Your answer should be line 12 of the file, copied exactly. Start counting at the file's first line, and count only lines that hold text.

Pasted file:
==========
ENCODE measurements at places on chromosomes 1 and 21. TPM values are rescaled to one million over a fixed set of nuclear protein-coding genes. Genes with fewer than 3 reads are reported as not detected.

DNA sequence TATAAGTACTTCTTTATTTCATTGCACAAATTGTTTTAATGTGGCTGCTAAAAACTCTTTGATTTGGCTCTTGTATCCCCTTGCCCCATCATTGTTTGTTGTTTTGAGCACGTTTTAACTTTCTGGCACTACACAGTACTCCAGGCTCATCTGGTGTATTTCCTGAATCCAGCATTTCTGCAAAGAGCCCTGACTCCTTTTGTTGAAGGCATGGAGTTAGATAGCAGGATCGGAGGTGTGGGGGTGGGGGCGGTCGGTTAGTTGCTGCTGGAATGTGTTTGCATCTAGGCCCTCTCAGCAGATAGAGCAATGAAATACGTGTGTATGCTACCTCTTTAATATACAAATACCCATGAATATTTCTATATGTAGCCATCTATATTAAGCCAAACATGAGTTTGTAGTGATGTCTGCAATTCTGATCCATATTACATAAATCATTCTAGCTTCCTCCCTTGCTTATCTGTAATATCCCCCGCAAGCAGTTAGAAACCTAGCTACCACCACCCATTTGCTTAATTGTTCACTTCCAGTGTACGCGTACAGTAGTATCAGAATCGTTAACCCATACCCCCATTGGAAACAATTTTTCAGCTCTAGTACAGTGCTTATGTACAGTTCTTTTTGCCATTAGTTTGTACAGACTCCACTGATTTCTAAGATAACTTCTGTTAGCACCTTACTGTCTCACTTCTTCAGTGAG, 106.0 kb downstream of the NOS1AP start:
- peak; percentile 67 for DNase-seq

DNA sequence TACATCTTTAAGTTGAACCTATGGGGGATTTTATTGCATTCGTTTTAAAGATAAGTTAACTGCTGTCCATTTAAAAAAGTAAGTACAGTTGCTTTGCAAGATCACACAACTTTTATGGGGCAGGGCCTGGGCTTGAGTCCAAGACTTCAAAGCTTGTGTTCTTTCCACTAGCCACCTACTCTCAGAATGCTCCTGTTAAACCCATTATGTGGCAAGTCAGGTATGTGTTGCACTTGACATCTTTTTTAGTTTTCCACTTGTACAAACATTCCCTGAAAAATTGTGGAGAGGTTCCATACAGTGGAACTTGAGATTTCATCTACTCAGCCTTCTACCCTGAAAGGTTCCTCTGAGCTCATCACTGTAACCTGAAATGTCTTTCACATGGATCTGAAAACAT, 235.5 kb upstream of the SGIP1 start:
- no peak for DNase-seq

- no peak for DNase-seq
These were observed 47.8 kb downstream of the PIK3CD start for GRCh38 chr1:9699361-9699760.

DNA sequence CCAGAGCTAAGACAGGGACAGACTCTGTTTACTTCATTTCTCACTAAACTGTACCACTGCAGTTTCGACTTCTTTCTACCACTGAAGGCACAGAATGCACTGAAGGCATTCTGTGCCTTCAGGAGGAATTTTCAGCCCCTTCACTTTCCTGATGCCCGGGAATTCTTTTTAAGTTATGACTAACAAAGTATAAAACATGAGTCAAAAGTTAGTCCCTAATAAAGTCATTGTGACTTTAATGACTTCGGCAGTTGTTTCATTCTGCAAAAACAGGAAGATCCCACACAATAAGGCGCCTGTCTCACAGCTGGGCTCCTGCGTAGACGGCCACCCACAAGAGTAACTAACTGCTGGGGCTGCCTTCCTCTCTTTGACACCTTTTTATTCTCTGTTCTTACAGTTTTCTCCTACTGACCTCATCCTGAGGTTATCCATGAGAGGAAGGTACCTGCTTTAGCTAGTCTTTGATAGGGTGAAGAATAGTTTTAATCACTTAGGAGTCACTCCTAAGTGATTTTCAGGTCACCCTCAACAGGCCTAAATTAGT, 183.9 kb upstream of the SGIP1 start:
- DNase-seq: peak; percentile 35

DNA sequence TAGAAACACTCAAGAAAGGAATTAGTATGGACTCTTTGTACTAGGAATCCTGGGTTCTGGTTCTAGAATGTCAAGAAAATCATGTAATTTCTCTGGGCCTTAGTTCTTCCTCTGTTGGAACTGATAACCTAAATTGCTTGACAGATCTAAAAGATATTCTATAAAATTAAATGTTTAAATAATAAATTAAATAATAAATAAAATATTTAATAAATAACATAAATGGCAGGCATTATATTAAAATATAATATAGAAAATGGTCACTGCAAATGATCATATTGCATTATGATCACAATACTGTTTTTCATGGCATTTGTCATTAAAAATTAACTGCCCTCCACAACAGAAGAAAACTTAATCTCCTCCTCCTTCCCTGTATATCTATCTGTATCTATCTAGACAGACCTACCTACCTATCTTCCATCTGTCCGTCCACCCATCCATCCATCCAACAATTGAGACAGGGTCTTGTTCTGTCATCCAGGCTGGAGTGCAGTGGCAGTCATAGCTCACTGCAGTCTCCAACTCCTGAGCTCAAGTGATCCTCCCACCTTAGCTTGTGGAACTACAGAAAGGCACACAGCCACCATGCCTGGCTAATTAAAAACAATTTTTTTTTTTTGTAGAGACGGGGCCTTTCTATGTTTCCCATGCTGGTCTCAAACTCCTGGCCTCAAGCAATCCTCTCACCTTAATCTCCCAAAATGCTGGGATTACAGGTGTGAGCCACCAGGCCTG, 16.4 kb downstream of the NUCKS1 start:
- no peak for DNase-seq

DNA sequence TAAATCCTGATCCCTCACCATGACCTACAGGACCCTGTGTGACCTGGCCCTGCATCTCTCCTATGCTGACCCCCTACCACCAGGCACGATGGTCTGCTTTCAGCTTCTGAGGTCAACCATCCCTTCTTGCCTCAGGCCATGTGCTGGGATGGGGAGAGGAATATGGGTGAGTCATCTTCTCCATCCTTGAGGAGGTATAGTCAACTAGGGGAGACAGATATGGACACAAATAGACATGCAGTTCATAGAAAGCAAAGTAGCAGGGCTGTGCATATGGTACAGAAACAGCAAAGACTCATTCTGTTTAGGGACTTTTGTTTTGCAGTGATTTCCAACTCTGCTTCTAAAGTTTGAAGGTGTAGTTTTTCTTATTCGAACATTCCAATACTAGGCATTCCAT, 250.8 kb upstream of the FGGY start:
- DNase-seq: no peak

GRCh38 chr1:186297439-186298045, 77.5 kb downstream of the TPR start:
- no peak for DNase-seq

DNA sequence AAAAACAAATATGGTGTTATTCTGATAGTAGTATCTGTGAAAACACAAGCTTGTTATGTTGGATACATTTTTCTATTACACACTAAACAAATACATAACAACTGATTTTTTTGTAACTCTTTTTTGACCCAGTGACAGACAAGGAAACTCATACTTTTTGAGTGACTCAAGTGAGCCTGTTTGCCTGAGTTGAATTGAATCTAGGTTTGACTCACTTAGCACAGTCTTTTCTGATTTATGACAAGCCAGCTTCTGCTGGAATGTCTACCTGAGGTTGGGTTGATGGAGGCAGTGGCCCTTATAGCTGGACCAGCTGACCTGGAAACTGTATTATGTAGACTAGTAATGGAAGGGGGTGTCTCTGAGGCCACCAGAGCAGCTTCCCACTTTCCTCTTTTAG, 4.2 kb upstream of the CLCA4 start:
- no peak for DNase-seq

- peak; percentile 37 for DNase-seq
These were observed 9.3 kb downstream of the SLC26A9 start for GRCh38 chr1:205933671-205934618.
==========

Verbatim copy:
DNA sequence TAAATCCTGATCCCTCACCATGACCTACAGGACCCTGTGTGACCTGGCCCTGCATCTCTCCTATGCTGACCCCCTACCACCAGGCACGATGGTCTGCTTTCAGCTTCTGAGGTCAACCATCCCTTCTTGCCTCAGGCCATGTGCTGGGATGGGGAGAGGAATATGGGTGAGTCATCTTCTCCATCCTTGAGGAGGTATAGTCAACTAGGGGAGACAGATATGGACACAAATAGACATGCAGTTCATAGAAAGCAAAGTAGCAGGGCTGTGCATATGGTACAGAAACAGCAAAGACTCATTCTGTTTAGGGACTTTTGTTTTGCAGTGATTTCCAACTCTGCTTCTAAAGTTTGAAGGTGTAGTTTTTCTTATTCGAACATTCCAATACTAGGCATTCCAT, 250.8 kb upstream of the FGGY start: